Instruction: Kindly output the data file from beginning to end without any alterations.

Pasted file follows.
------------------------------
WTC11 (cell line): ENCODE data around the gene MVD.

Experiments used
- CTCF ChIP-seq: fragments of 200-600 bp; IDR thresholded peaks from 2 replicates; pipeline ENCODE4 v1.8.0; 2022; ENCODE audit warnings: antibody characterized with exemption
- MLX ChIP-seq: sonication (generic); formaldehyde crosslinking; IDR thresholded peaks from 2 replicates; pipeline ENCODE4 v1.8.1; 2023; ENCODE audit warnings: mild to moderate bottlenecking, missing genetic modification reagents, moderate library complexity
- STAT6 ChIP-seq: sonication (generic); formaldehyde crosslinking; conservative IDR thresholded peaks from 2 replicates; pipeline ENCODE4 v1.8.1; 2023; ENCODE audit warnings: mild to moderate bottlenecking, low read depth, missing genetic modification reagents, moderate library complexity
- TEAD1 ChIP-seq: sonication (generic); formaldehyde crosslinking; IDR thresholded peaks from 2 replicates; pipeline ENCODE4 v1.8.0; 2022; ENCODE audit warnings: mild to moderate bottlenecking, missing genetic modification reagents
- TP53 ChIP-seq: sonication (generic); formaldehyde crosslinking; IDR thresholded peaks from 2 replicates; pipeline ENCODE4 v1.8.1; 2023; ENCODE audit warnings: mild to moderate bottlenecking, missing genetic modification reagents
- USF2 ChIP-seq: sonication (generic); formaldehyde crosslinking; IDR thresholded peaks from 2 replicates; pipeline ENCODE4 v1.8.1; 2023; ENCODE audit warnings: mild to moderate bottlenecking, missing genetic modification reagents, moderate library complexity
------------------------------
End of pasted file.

WTC11 (cell line): ENCODE data around the gene MVD.

Experiments used
- CTCF ChIP-seq: fragments of 200-600 bp; IDR thresholded peaks from 2 replicates; pipeline ENCODE4 v1.8.0; 2022; ENCODE audit warnings: antibody characterized with exemption
- MLX ChIP-seq: sonication (generic); formaldehyde crosslinking; IDR thresholded peaks from 2 replicates; pipeline ENCODE4 v1.8.1; 2023; ENCODE audit warnings: mild to moderate bottlenecking, missing genetic modification reagents, moderate library complexity
- STAT6 ChIP-seq: sonication (generic); formaldehyde crosslinking; conservative IDR thresholded peaks from 2 replicates; pipeline ENCODE4 v1.8.1; 2023; ENCODE audit warnings: mild to moderate bottlenecking, low read depth, missing genetic modification reagents, moderate library complexity
- TEAD1 ChIP-seq: sonication (generic); formaldehyde crosslinking; IDR thresholded peaks from 2 replicates; pipeline ENCODE4 v1.8.0; 2022; ENCODE audit warnings: mild to moderate bottlenecking, missing genetic modification reagents
- TP53 ChIP-seq: sonication (generic); formaldehyde crosslinking; IDR thresholded peaks from 2 replicates; pipeline ENCODE4 v1.8.1; 2023; ENCODE audit warnings: mild to moderate bottlenecking, missing genetic modification reagents
- USF2 ChIP-seq: sonication (generic); formaldehyde crosslinking; IDR thresholded peaks from 2 replicates; pipeline ENCODE4 v1.8.1; 2023; ENCODE audit warnings: mild to moderate bottlenecking, missing genetic modification reagents, moderate library complexity